The U.S. Department of Justice (DOJ) has closed a second investigation into the killing of Emmett Till, saying it could not prove that a key player in what happened lied.
Till, then 14, was said to have grabbed and whistled at a woman, Carolyn Bryant Donham, the co-owner of a store in Money, Mississippi.
Enraged by the teenager’s actions, Donham’s husband Roy Bryant, his half-brother, and at least one other person took Till from his relatives’ home a few days later.
Till was found three days after that dead. The black boy’s body had been brutally beaten.
Bryant and his relative were charged with murder but an all-white jury acquitted them.
The pair admitted to killing Till in an interview with Look magazine in 1956.
Donham, whose testimony was entered in the trial, was said to have acknowledged making untrue statements at that time in a recent interview with Timothy Tyson, a historian.
Tyson claimed Donham handed her a transcript of her testimony and said, “that part’s not true.”
That prompted the DOJ to reopen the investigation, hoping Donham would admit as much to agents and provide them with fresh information relating to the abduction and murder of Till.
Donham, though, told the FBI she never recanted her testimony and did not provide any new details about the case.
Agents pressed Tyson for evidence for his claim but said he couldn’t back it up.
“Although the professor represented that he had recorded two interviews with her, he provided the FBI with only one recording, which did not contain any recantation. In addition, although an assistant transcribed the two recordings, neither transcript contained the alleged recantation,” the DOJ said in a statement.
“The professor also provided inconsistent explanations about whether the missing recording included the alleged recantation or whether, instead, the woman made the key admission before he began recording the interview,” it added.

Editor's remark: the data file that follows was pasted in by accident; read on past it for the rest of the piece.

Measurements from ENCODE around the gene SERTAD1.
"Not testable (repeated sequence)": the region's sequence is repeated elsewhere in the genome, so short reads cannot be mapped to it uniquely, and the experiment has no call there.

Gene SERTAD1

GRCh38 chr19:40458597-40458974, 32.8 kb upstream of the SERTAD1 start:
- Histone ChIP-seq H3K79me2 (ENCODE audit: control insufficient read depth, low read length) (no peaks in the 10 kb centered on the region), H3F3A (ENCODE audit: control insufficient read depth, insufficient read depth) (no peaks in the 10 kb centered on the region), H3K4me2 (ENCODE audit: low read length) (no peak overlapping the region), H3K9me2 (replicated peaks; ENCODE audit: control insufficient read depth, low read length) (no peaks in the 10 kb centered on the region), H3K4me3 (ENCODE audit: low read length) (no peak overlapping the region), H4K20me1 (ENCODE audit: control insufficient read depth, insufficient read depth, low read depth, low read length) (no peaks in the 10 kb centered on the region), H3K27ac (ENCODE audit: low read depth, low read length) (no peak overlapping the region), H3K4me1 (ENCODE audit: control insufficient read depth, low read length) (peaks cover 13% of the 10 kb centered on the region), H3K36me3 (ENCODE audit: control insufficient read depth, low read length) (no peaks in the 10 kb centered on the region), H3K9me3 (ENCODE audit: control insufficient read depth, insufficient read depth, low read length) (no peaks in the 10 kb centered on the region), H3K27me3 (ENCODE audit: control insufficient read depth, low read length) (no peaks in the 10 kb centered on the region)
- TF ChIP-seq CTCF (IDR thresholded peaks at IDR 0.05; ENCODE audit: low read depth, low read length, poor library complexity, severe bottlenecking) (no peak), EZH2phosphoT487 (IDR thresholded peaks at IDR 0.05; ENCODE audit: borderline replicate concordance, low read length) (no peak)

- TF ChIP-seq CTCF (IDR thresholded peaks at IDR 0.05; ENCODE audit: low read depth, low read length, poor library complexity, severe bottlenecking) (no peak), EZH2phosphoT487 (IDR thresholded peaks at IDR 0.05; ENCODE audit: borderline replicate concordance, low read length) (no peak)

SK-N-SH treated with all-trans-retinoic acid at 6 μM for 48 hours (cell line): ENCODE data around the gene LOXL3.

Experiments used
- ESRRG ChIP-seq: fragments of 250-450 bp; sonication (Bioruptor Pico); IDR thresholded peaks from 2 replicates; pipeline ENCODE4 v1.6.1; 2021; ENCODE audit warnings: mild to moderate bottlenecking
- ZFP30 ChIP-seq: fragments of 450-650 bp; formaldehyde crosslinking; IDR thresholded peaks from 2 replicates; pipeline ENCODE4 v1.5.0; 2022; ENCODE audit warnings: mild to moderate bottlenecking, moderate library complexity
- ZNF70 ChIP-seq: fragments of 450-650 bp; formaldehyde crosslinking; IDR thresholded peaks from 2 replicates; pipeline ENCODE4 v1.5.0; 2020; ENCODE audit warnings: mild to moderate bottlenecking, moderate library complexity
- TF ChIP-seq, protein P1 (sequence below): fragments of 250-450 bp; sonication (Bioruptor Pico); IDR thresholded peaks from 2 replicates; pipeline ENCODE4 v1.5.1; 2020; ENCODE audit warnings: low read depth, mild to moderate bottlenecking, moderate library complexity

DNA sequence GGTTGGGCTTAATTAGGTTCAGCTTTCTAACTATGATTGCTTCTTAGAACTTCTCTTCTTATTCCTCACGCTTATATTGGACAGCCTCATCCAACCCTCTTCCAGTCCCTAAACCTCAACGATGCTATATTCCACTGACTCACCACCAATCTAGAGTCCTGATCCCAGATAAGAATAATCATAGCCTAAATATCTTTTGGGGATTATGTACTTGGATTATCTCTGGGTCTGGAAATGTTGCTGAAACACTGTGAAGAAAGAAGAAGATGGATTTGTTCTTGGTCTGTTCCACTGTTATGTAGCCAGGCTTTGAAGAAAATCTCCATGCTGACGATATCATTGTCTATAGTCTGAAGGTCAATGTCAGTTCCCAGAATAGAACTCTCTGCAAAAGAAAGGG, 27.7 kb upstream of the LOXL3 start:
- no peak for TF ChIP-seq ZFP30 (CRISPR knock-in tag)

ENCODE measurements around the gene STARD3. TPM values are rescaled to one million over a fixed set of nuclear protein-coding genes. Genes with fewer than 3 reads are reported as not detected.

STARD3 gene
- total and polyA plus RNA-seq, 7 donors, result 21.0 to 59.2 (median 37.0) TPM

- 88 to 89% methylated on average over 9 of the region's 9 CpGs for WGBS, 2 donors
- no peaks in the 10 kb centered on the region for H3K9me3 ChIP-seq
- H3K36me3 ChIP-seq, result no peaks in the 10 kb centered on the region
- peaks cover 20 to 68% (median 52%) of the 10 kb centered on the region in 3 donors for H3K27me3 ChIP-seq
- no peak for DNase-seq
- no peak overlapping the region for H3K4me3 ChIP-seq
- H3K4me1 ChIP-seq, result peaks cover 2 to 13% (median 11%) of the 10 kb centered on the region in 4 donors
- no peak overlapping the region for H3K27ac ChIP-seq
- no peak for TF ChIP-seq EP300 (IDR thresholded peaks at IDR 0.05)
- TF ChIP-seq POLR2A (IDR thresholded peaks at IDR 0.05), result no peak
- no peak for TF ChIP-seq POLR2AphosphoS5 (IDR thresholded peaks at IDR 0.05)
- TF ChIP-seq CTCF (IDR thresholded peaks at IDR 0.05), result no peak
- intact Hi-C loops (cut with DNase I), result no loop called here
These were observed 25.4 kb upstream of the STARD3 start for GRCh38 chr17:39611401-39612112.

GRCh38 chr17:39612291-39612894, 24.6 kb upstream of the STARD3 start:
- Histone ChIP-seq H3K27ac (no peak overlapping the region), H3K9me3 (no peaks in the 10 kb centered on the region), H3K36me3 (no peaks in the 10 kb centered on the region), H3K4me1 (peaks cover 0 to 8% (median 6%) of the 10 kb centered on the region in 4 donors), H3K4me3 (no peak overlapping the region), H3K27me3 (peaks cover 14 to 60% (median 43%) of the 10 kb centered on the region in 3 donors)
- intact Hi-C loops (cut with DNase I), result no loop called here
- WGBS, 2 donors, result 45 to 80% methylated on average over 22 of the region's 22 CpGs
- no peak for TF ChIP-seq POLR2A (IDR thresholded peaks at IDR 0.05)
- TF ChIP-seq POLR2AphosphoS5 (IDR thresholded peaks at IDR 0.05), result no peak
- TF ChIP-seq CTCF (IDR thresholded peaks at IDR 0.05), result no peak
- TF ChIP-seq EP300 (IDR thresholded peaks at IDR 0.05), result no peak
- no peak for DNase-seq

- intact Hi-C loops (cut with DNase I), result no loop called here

Tyson told The Epoch Times via email that he shared both of his two interviews with the FBI and also said there was other evidence indicating Donham committed perjury.
“I had taken clear notes on what she said before I got my clunky recorder on. Notes are considered a valid source by both historians and reporters,” he said.
Even if the allegation could be proven, committing perjury in state court can’t be prosecuted by federal officials and the statute of limitations for bringing a state perjury charge expired in 1960.
Still, the DOJ made sure to emphasize it is not saying Donham’s testimony is accurate.
“There remains considerable doubt as to the credibility of her version of events, which is contradicted by others who were with Till at the time, including the account of a living witness,” it said.
The witness alleged Till didn’t speak with or flirt with a woman inside the store, though they said the teen did whistle at Donham when she left the store.
The latest investigation, which followed one in the early 2000s, found no new evidence suggesting Donham or any other living person was involved in what happened to Till, according to the DOJ.
Bryant’s half-brother, J.W. Milam, died in 1980. Bryant died in 1994.
Wheeler Parker, a cousin of Till who saw his relative being abducted, told a press conference Monday that Till “did not die in vain.”
“Many things have been changed, many things have come about because of his death. Whatever we do, we can’t bring him back. But we can carry on and let America know, we need to know the truth, and that’s what we look for, and we all have a responsibility,” Parker said.
“Through his death we can see how far we’ve come, and how much work we still have left to do.”